James Willing and the Mississippi Expedition

The Rattletrap galley drawn by the author.

The story of the Revolutionary War tends to focus on operations and events east of the Appalachian Mountains, with good reason as most of the war took place in at area. West of the mountains, the story of George Rogers Clark in the Ohio Valley is famous and found in many history books. The expedition of James Willing on the Mississippi River is not as well known but is full of adventure, intrigue, and piracy.

Born to a well-to-do family in Philadelphia, James Willing opened a store in 1770 in Natchez, then part of British West Florida. A poor businessman and reckless with his money, he soon was on the verge of poverty. The Mississippi was bordered by Spanish Territory to the west and the British to the east. When the Revolutionary War began, Willing tried to rouse the local population, a mix of Spanish, French, and other backgrounds, against the British but failed.

Returning to Philadelphia in 1777, Willing lobbied Congress for command of an expedition to eliminate the threat of the British closing the Mississippi to trade. Congress agreed. He later described his instructions to the American agent in New Orleans: “the following Extracts will serve to specify their Tenour—After being ordered to make prize of all British property on the Mississippi River I was instructed to apply to the Governor of this Province [Spanish Louisiana] for Liberty to make sale of them, that obtained I am again instructed to pay one moiety [share] of the Net proceeds into Your Hands as agent for the Congress.”[1] It is not clear what property was included in these instructions.

Willing arrived at Fort Pitt on December 12, 1777, with instructions for Gen. Edward Hand, the local commander: “You will receive this from the hands of Mr. James Willing who is charged with some P[rivate?] dispatches for New Orleans and . . . require from you one of the Continental Boats properly manned, armed and provisioned to carry him from Fort Pitt to New Orleans and hereby request that you immediately comply with this order . . . it is of great Importance that Mr. Willing get speedily down.”[2]

Given a captain’s commission in the Continental Navy, Willing purchased a small craft from a local merchant. The boat, named the Rattletrap, was a galley of some sort with long oars, a small sail, and a sweep in the stern. Its armament consisted of two small swivel guns. When considering that the expedition was to clear the Mississippi of British control, the cost of outfitting of the craft was a bargain: “payment of a Bill drawn by Capt James Willing . . . for Three hundred pounds, as also for payment of an account for sundry Articles he furnished Capt James Willing for the use of the armed Boat Rattle Trap’s Crew, amounting to Two hundred and fifteen pounds.”[3] Hand helped Willing enlist Marines for his boat. First to enlist was a group of twenty men from the 13th Virginia Regiment, another fourteen came from a variety of other regiments. Willing appointed Robert George and Robert Elliott as lieutenants.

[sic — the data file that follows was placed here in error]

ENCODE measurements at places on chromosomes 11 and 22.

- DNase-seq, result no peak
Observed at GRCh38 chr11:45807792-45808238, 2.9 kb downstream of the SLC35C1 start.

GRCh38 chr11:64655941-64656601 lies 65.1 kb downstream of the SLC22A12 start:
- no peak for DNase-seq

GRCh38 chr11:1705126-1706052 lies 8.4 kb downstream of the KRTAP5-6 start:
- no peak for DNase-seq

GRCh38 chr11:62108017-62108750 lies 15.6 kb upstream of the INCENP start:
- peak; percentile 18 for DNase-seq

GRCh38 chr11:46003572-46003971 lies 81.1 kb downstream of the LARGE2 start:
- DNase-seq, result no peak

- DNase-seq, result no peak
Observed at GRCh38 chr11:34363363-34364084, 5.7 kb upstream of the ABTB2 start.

The little vessel set out down the Ohio River on January 10, 1777. Along the way to the Mississippi the Americans seized cargoes of pelts and brandy from French traders. Approaching the Mississippi, Willing recruited ten more men and two canoes. With the reinforcements, Willing proceeded to take property that appeared to be owned by British Loyalists along the banks of the Mississippi.

By February 19, the expedition had reached Natchez. The population, with no means of defense and far from any support by Spanish or British officials, was cowed by the presence of so many armed men. The local citizens agreed to remain neutral, proposing to Willing: “That we will not in any fashion take arms against the United States of America, nor help to supply, nor give any assistance to the enemies of said States. That our persons, slaves and other property of whatever description shall be left secure, and the least molestation during our neutrality.”[4] In return, the residents would provide supplies for Willing’s men.

Many men unofficially joined his force, swelling the ranks to at least one hundred adventurers. Moving into the countryside, his followers took livestock and slaves, and destroyed property of British citizens or those perceived to be British sympathizers. One British planter, who had known Willing when the young swashbuckler had been a merchant in Natchez, wrote a description of Willing’s raids: “a young man . . . perfectly & intimately acquainted with the Gentlemen upon the river at whose houses he had often been entertained in the most hospitable manner . . . they have taken from the Natchez Col. Hutch[ins] with his Negroes; they plundered Harry Stuart’s House and have seized the negroes & other property at Cumming’s Plantation; they divide the property at Castles’ . . . wantonly killing the Hogs & other stock upon the plantation . . . . The Houses were immediately rummaged & every thing of any value secured . . . the Heroick Captain ordered his people to set fire to all the houses & indigo works.” The planter did not think that Willing’s motives were purely patriotic: “Cap. Willing conceived the design of making his fortune at one Coup upon the ruin and destruction of his Old Friends & Intimates.”[5] For the most part, those who declared themselves neutral or American sympathizers were untouched by the destruction.